Overview: In order to effectively manage employees and supervisors, employers should develop a set of work rules to govern conduct at work. These work rules can be conveyed in an employee handbook or personnel manual as well as through memos to employees and supervisors and other forms of communication. Work rules may address attendance and tardiness, dress codes, grooming and personal appearance, workplace violence, political activity, gambling, workplace dating and nepotism, the use of employer provided equipment and vehicles, monitoring of electronic communications and social media use, harassment, prohibited conduct, moonlighting and off duty conduct, and leaves and time off from work. It is necessary for employers to institute rules to ensure that employees and supervisors receive fair and consistent treatment in frequently encountered situations. Employers should make sure that employees have a clear understanding of the work rules and expectations of behavior as this will serve as a defense for the employer if issues arise.
Trends: Employers should understand that certain work rules are required based on federal, state or local law. For example, it is generally advisable and in some states even required for employers to institute a work rule that harassment is strictly prohibited. Further, the Occupational Safety and Health Act (OSH Act) as well as complementary state law require that employers implement work rules that will address employee safety and security as well as workplace violence. Employers should be aware of these requirements and make sure to comply with their legal obligations.
Author: Beth P. Zoller, JD, Legal Editor
Employers subject to the Occupational Safety and Health Administration's (OSHA) recordkeeping requirements must post Form 300A, Summary of Work-Related Injuries and Illnesses, by February 1. The form should remain posted until April 30.
The Vermont employee handbook policy statements and associated "when to include" and "employer guidance" for each policy are now live and have been added to the new Employee Handbooks Tool.
Vermont employers seeking to explain how the handbook and supplement should be read together and that neither the handbook nor the supplement alter an employee's at-will status should consider including this model policy statement in their handbook.
Vermont employers with one or more employees should consider including this model policy statement in their handbook.
Vermont employers with more than five employees seeking to demonstrate their commitment to a workplace free of harassment and to comply with the Vermont law requiring distribution of a written policy describing the process for filing internal complaints and setting forth the names, addresses and telephone numbers of the person or persons to whom complaints should be reported, as well as contact information for the state and federal government agencies that receive such complaints should consider including this model policy statement in their handbook.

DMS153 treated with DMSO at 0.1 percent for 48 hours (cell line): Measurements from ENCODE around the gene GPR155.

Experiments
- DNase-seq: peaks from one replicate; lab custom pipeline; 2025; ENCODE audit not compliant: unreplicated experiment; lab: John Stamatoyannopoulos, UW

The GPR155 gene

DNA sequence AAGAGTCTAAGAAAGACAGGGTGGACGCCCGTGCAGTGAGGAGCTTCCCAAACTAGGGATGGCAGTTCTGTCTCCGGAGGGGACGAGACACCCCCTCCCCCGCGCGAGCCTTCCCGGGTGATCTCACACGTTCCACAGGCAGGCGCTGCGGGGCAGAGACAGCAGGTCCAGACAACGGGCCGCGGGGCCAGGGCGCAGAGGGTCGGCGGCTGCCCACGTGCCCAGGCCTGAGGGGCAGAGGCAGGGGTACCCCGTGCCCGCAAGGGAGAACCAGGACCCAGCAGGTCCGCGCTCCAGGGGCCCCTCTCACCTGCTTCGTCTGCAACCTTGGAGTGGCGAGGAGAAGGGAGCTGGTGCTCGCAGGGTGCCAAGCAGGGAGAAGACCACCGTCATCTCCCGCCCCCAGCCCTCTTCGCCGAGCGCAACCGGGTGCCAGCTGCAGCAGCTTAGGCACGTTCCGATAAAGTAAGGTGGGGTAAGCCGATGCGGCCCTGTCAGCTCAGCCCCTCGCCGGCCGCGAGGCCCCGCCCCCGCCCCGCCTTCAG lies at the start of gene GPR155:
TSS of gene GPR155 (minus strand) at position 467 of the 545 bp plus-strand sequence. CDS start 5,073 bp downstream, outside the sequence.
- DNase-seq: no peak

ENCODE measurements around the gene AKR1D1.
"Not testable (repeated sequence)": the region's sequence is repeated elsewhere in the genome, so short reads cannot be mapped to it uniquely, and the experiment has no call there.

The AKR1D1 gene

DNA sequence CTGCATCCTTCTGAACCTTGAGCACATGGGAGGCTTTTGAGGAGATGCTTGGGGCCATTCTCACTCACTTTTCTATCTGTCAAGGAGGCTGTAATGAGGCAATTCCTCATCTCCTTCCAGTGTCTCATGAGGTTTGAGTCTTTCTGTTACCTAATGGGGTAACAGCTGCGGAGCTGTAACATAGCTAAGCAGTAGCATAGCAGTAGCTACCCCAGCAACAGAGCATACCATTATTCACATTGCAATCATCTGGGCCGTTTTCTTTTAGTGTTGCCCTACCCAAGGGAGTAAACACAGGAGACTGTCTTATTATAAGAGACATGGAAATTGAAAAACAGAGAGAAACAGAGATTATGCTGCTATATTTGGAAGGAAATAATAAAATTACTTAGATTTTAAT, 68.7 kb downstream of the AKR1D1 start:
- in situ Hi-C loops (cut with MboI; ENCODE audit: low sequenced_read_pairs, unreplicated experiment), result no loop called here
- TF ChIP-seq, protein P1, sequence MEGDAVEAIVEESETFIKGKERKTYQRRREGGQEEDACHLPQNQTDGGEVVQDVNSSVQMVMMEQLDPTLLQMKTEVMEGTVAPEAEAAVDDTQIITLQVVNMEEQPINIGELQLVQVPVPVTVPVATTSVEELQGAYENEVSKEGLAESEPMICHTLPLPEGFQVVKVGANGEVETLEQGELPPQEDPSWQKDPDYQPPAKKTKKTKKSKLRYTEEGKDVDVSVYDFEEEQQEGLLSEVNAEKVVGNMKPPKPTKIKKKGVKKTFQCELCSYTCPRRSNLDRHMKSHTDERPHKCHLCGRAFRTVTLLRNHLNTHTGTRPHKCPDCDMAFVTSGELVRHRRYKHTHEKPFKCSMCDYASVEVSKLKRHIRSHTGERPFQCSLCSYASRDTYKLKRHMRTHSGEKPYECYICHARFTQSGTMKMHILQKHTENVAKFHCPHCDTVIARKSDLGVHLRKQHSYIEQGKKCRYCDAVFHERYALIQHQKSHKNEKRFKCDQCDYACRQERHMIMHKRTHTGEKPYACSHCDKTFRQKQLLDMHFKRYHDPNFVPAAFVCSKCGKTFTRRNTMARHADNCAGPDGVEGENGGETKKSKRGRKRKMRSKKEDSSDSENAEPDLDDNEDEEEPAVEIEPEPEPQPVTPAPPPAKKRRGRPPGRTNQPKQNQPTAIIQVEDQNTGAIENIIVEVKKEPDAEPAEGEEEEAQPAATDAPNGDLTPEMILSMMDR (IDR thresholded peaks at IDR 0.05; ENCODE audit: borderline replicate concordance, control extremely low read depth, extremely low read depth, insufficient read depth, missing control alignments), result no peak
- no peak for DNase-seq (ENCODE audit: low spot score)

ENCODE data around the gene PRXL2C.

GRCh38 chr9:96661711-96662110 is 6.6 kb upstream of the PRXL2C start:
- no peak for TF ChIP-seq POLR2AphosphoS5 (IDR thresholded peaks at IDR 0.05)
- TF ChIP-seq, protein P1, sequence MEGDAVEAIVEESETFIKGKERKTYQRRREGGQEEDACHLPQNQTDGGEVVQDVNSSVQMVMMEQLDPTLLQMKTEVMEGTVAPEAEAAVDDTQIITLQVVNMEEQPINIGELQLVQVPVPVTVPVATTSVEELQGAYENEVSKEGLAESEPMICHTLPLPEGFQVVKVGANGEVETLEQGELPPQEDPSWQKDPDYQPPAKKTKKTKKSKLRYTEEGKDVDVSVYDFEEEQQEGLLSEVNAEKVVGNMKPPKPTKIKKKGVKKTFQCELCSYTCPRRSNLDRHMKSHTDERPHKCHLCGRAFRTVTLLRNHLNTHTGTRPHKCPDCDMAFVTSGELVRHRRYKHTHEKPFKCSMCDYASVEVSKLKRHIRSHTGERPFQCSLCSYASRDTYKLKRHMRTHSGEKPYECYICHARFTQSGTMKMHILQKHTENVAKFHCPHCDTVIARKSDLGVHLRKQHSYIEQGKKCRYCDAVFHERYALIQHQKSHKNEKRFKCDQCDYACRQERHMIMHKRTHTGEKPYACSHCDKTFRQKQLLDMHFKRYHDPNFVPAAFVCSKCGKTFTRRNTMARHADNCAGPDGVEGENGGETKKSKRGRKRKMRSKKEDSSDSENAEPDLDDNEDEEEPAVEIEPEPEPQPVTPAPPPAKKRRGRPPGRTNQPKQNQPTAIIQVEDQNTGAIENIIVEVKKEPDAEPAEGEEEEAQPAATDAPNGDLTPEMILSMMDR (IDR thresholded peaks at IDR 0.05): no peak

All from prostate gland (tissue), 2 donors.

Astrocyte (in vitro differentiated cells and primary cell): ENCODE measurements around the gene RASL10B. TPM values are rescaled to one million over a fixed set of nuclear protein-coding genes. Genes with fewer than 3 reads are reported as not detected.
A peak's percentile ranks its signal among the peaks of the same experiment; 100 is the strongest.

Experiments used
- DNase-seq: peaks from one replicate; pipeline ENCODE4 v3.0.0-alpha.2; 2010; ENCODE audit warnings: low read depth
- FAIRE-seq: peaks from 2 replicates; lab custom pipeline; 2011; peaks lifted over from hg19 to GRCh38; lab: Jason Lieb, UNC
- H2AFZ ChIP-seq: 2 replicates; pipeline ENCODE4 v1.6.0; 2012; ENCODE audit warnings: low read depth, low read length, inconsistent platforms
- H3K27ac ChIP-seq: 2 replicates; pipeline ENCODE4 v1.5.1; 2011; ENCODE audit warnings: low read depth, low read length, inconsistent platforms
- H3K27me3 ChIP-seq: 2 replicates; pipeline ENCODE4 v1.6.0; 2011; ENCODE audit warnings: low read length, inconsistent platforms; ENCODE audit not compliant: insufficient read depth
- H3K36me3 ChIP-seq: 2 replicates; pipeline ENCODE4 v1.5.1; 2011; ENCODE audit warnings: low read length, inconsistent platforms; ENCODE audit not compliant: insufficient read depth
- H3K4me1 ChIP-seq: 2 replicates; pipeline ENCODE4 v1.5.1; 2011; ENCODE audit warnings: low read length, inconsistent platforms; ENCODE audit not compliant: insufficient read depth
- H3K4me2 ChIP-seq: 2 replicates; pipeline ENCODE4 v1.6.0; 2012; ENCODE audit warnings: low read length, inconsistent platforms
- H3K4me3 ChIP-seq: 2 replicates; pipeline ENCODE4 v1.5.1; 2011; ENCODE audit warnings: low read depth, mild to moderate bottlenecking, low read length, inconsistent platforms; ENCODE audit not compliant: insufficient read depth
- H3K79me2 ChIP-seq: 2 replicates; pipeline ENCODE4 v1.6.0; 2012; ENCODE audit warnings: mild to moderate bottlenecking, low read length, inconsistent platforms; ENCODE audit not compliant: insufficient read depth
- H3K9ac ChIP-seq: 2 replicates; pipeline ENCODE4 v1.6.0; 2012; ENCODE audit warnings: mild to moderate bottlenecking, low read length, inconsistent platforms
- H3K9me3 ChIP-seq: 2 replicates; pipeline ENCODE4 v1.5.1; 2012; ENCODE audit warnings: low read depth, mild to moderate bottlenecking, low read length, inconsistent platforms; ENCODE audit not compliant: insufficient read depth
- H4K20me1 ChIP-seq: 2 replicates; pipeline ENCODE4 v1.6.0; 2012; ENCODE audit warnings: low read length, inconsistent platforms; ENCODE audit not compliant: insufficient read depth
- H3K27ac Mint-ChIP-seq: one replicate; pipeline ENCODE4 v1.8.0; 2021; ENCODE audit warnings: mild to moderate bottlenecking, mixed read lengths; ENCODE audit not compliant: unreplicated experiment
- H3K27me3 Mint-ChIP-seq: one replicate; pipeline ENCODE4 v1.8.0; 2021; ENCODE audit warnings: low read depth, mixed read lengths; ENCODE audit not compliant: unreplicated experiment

Vermont employers seeking to show their compliance and support for Vermont law which requires that employers provide unpaid break time and reasonable locations for employees to express breast milk should consider including this model policy statement in a Vermont supplement.
Vermont employers seeking to educate supervisors about the need to provide reasonable break opportunities, to inform employees about their rights with regard to using bathroom facilities during work and to demonstrate compliance with Vermont law should consider including this model policy statement in their handbook.
Vermont employers seeking to emphasize compliance with, and educate their workforces about this law, should consider including this model policy statement in their handbook.
Vermont employers with between 15 and 49 employees who work an average of at least 30 hours per week and that seek to demonstrate that they offer both parental and family leave under Vermont's Parental and Family Leave Act (VPFMLA) should consider including this model policy statement in their handbook.
Vermont employers with 50 or more employees that seek to demonstrate that they offer leave under both the Vermont Parental and Family Leave Act (VPFMLA) and the federal Family and Medical Leave Act (FMLA) should consider including this model policy statement in their handbook.
HR guidance on implementing work rules that effectively address employer objectives and provide employees and supervisors with guidance as to acceptable and unacceptable workplace conduct.